Preservation and Digitization of Tijuana’s Historical Archives Broadens Public Access
Teams from the University Library and the Center for Regional Sustainability take the lead on a massive bi-national project
Hundreds of stacked file boxes, and shelves filled with news clippings, vinyl records, cassette tapes, videos, and other ephemera represent the rare recorded history of Tijuana since its founding in 1889. The Archivo Histórico de Tijuana, housed in the Instituto Municipal de Arte y Cultura (IMAC) in downtown Tijuana, is set to receive a new space — online.
San Diego State University’s Lisa Lamont, head of Digital Collections at the University Library, and Jessica Barlow, director of the Center for Regional Sustainability, are leading digitization of the archives with support from staff and students. Providing metadata - searchable descriptive tags - in both English and Spanish about each of the tens of thousands of items will make it easier to glean information directly from the region’s primary sources.
“Together, we are building a new model for promoting equitable access to scholarly materials supporting bi-national learning, scholarship, and engagement,” said Scott Walter, Dean of the University Library.
“This brings to light our commitment to our bi-national region and peoples, and to our support of this first-ever IMAC dual language database,” said College of Arts and Letters (CAL) Interim Dean Ronnee Schreiber. “By collaborating with the University Library, CAL provides valuable resources that will ultimately aid researchers around the world.”
Snapshots of history
Since the IMAC was severely underfunded for so many years, the biggest issue is disorganized files. Nearly 68,000 visual images including printed photos, slides and negatives need to be digitized.
Print materials and other ephemera that document the people, buildings, political activism, and public events in history, once digitized, will give researchers and the public access to these hundreds of thousands of documents that have never been shared outside the walls of the IMAC in Tijuana.
“The archive shows the vibrancy of the region — the music, maps, photos, and government documents,” Jessica Barlow said. “It provides a peek into a city often overshadowed by stereotypes.”
Barlow added that there is an urgent need to preserve the archive since the IMAC space is not humidity controlled. Changes in humidity can cause documents to rapidly warp and decay.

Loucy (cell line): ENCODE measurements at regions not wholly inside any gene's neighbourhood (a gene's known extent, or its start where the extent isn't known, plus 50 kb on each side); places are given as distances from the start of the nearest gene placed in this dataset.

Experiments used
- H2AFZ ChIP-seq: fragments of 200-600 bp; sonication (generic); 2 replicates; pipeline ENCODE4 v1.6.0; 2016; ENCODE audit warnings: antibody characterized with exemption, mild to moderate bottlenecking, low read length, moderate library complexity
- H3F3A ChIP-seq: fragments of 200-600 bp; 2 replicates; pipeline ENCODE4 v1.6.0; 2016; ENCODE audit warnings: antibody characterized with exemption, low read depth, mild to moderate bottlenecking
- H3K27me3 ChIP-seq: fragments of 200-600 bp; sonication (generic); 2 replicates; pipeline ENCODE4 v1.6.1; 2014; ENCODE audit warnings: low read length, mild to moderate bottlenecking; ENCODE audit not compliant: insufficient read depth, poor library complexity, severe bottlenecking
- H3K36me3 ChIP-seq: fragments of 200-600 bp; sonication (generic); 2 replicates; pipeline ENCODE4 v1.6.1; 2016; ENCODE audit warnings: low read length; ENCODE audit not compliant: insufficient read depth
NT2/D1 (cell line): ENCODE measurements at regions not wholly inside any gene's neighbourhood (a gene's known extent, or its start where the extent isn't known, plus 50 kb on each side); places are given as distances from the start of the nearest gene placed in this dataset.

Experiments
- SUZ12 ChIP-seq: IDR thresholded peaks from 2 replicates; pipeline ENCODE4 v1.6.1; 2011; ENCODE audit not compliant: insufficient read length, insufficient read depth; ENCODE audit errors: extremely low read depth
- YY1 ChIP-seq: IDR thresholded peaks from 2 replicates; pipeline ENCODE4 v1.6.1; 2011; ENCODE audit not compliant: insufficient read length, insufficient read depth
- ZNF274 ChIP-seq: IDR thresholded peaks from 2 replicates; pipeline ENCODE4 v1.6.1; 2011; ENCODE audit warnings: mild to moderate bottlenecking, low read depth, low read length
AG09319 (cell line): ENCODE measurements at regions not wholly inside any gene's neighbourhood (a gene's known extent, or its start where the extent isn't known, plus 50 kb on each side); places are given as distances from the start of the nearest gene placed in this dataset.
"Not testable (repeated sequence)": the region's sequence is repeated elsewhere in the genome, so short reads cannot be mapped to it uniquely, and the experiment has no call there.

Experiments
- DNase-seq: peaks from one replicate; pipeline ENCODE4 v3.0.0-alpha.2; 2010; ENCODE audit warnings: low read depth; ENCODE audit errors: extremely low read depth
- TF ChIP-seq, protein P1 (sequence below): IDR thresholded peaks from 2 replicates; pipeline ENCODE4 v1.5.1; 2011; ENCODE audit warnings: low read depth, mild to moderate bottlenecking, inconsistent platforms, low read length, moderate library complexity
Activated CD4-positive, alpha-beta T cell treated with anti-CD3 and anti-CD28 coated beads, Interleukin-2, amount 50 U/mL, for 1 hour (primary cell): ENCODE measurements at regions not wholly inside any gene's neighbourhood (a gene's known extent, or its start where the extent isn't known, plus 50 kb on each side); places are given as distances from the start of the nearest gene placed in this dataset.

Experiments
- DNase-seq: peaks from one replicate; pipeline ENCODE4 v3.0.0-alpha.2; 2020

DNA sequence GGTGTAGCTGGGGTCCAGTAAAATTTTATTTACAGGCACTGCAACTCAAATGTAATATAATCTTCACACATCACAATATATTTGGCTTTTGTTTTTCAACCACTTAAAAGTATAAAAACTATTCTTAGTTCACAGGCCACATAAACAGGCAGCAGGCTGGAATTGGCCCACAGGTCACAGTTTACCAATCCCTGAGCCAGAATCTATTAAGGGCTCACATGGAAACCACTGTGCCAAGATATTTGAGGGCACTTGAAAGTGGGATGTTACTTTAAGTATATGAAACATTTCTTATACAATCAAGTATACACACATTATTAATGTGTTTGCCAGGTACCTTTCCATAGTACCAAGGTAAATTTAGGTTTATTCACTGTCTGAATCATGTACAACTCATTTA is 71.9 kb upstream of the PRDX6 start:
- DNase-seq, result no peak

Lamont and University Library Digitization Specialist Matt Ferrill commute to Tijuana once or twice a week to oversee the work of two graduate students from Mexico, who are scanning images in a very large format.
“Right now the students work 20 hours a week to scan thousands of photos. They are scanning 13-14 images per hour and assisting with dual language metadata,” Lamont said.
One student found 3,000 images — not in any particular order — and she created and organized them with a new numbering system. Another photo collection of Tijuana's origins in the first 20 years (1889-1909) provides a historical context not seen elsewhere.
“To see the evolution of the city through these photos is remarkable,” said SDSU Center for Regional Sustainability Programs Administrator Kristofer Patrón-Soberano.
“It’s very important to remember that this is one region, and one metropolitan area that has been there for a very long time with plenty of cross-border interaction and collaboration,” Patron-Soberano said. “It's not just important for Tijuana, it's important for San Diego County.”
The Tijuana archived materials and their bilingual metadata will be broadly accessible at both UCLA and San Diego State University libraries, thanks to a grant from the UCLA Modern Endangered Archives Program.
Beyond Tijuana, the project complements ongoing work led by Ramona Pérez and the SDSU Center for Mesoamerican Studies in Oaxaca to digitize documents in Oaxaca as well.
“The opportunity to work with the staff at the Archivo General del Estado de Oaxaca (AGEO) to preserve a wide range of textual and visual documentation of the history, cultures, and languages of this diverse state is a reflection of our commitment to participatory and community-engaged research and scholarship,” said Pérez.
The Oaxaca archives are also available in the SDSU University Library Digital Collections.